Public Affairs

TRADE UNION DESK: What should be done about the pension age?

In response to the Report of the Commission on Pensions, the Government agreed to keep the pension age at 66, writes Laura Bambrick, spokeswoman on pensions at the Irish Congress of Trade Unions (ICTU).

Raising the pension age to 67 and again to 68 in 2028 had become a key battleground during the 2020 general election and the most important deciding factor for voters, after health and housing.

Support for the Siptu-led Stop67 campaign has not waned. Public opinion polls show two-thirds (66 per cent) of voters are in favour of keeping the pension age at 66. Support is strongest among 18- to 34-year-olds, suggesting that the intergenerational fairness argument to justify hiking the pension age does not have the support of almost seven-in-10 (69 per cent) of the intended beneficiaries.

Unions have never denied the challenge Ireland’s ageing population presents for the future sustainability of the State pension and for younger generations if no action is taken now.

However, the projected scale of this challenge has moderated significantly over successive actuarial reviews of the Social Insurance Fund, as noted by the Comptroller and Auditor General in its 2023 audit of the State’s accounts. Nonetheless, a yawning gap remains between anticipated pension expenditure and the Fund’s resources.

Keeping the pension age at 66 will mean higher and new social insurance contributions and other pension policy reform.

Revenue raising

But there is scope for revenue raising. The yield from employer social insurance contributions alone would need to almost double just to reach the EU average. Already a 0.7 per cent increase in employer, employee, and self-employed social insurance rates, to be gradually rolled out, has been flagged.

From October 2024, a worker on average earnings will pay 90 cent more a week in PRSI when the first of five yearly increases kicks in. The additional income raised (€240 a million a year) will grow the Social Insurance Fund surplus (€4.3 billion in 2024) to support the retention of the State pension age at 66 and fund a new pay-related contributory benefit for unemployed workers.

Intergenerational solidarity and fairness must be a two-way street. At the moment, PRSI is not levied on any earned and unearned income of those aged 66 and over. This blanket exemption needs to go. Why should, for example, landlords stop paying PRSI on their rental income profits when they turn 66?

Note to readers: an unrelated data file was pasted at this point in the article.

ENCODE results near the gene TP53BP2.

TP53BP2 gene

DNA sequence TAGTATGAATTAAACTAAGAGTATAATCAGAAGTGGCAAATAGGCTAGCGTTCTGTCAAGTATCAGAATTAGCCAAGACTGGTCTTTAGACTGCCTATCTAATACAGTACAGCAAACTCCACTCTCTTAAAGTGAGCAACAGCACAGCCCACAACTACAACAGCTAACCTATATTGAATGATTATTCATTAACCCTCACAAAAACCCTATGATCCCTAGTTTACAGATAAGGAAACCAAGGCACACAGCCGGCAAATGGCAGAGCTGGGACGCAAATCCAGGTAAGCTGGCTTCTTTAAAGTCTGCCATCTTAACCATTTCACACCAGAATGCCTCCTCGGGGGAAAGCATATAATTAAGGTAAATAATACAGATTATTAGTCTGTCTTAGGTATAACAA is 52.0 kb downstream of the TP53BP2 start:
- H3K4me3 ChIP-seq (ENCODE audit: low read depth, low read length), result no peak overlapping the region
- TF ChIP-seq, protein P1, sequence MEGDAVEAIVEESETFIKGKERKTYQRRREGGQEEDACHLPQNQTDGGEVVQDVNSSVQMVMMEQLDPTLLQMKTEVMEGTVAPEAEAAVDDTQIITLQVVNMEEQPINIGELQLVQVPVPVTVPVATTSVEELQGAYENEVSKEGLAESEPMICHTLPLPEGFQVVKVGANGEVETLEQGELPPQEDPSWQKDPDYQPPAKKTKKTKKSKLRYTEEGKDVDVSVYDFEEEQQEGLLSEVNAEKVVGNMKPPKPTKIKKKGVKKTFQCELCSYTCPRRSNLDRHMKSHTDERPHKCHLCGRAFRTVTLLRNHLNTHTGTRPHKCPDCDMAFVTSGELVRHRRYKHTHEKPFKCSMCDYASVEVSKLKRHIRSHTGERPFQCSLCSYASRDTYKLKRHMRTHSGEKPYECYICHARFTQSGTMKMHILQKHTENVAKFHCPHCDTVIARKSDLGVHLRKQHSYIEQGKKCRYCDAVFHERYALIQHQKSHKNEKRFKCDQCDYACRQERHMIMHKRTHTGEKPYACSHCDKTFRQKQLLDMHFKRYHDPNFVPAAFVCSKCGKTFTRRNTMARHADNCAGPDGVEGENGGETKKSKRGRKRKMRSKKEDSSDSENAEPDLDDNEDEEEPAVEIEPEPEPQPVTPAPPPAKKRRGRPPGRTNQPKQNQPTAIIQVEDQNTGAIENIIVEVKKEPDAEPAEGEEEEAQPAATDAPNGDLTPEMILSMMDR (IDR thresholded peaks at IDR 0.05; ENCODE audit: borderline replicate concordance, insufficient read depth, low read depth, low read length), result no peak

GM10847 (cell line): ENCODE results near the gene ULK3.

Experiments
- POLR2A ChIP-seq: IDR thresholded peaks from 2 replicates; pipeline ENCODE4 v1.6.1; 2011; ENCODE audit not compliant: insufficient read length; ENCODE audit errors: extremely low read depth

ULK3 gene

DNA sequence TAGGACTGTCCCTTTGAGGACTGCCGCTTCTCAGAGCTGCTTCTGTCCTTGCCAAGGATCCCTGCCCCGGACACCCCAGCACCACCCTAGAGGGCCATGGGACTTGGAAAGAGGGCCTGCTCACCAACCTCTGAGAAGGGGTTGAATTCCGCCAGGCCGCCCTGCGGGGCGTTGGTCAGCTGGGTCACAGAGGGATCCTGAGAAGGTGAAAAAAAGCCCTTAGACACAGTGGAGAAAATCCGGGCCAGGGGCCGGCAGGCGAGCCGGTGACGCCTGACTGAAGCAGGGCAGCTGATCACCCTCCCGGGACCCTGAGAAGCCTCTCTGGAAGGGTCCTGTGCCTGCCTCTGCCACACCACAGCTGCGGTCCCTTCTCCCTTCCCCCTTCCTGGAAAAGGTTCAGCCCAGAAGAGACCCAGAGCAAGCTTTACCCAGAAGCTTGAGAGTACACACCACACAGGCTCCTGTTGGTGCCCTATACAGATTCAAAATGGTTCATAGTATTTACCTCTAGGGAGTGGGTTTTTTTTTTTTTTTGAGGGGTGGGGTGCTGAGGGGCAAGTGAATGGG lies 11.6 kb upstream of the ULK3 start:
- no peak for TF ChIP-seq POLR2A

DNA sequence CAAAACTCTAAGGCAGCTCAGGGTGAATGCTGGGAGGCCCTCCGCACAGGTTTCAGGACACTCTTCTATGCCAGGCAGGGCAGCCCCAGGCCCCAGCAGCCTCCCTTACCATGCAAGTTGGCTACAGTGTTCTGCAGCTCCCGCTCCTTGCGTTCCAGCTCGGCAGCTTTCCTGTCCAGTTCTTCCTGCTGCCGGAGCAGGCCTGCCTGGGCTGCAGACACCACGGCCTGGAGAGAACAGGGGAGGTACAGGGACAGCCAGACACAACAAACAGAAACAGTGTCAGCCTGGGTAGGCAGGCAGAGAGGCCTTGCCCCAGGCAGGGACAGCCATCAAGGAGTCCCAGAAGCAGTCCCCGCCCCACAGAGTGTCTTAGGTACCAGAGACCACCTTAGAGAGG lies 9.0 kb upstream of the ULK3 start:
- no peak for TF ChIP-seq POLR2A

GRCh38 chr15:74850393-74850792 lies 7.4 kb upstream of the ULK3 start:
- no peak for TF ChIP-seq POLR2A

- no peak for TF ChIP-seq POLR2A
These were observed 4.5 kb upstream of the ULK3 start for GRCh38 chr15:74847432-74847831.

However – and on this unions are clear – care must be taken when ending the PRSI exemption on over 66s to ensure that it does not unfairly impact certain groups of pensioners, such as pre-1995 civil and public servants who have no entitlement to the State pension, or unduly weaken the incentivise to work or save for a secure retirement.

Policy reform

Landmark pension reform is already well advanced to move away from a one-size-fits-all pension age to a European-style flexible pension age to give workers more choice.

From January 2024, when a worker reaches age 66, they can now choose to delay claiming their State pension up to age 70 in return for a higher weekly payment. This deferred pension option will also give people who are short the required number of social insurance contributions the choice to work longer to build up their PRSI record.

Unions have long argued there is a sizeable and growing number of workers who are forced to retire earlier than they would wish because of the age of retirement in their employment contract, typically 65. Legislation ending forced retirement before the State pension age is due to go to Cabinet for approval soon.

Meanwhile, early access to the State pension for workers with a long work history and social insurance record – having worked from a young age typically in physically demanding jobs – is under consideration.

In Germany, for example, workers who have paid social insurance for at least 45 years can claim the State pension at 63, three years earlier than the pension age and with no deduction in the weekly payment.

A flexible pension age to facilitate and reward longer working lives is a much fairer policy to pushing up the pension age for everyone.

Where next?

Political realities mean that the pension age is far from a settled question. The most consistently popular party in the polls, Sinn Féin, says it should be cut from 66 to 65 – a pension age which only very few people qualified for before it was abolished in 2014. As such, another general election fought on the pension age may be just around the corner.

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